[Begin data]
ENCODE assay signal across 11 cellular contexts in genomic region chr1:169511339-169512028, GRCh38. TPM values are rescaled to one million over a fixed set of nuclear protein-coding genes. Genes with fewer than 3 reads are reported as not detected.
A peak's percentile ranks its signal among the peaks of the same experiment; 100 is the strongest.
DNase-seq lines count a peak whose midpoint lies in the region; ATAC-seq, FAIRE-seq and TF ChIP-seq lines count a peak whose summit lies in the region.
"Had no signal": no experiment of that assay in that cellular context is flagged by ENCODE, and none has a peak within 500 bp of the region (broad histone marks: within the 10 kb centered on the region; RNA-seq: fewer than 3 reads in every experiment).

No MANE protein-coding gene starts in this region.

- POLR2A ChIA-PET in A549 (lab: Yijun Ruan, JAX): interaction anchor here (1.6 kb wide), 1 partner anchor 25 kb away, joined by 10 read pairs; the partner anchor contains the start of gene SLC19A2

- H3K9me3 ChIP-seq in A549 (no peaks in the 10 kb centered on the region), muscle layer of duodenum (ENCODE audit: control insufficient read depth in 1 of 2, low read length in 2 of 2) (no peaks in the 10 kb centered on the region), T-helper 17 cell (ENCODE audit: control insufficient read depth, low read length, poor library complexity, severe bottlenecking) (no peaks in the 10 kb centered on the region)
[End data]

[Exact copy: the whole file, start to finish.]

ENCODE assay signal across 11 cellular contexts in genomic region chr1:169511339-169512028, GRCh38. TPM values are rescaled to one million over a fixed set of nuclear protein-coding genes. Genes with fewer than 3 reads are reported as not detected.
A peak's percentile ranks its signal among the peaks of the same experiment; 100 is the strongest.
DNase-seq lines count a peak whose midpoint lies in the region; ATAC-seq, FAIRE-seq and TF ChIP-seq lines count a peak whose summit lies in the region.
"Had no signal": no experiment of that assay in that cellular context is flagged by ENCODE, and none has a peak within 500 bp of the region (broad histone marks: within the 10 kb centered on the region; RNA-seq: fewer than 3 reads in every experiment).

No MANE protein-coding gene starts in this region.

- POLR2A ChIA-PET in A549 (lab: Yijun Ruan, JAX): interaction anchor here (1.6 kb wide), 1 partner anchor 25 kb away, joined by 10 read pairs; the partner anchor contains the start of gene SLC19A2

- H3K9me3 ChIP-seq in A549 (no peaks in the 10 kb centered on the region), muscle layer of duodenum (ENCODE audit: control insufficient read depth in 1 of 2, low read length in 2 of 2) (no peaks in the 10 kb centered on the region), T-helper 17 cell (ENCODE audit: control insufficient read depth, low read length, poor library complexity, severe bottlenecking) (no peaks in the 10 kb centered on the region)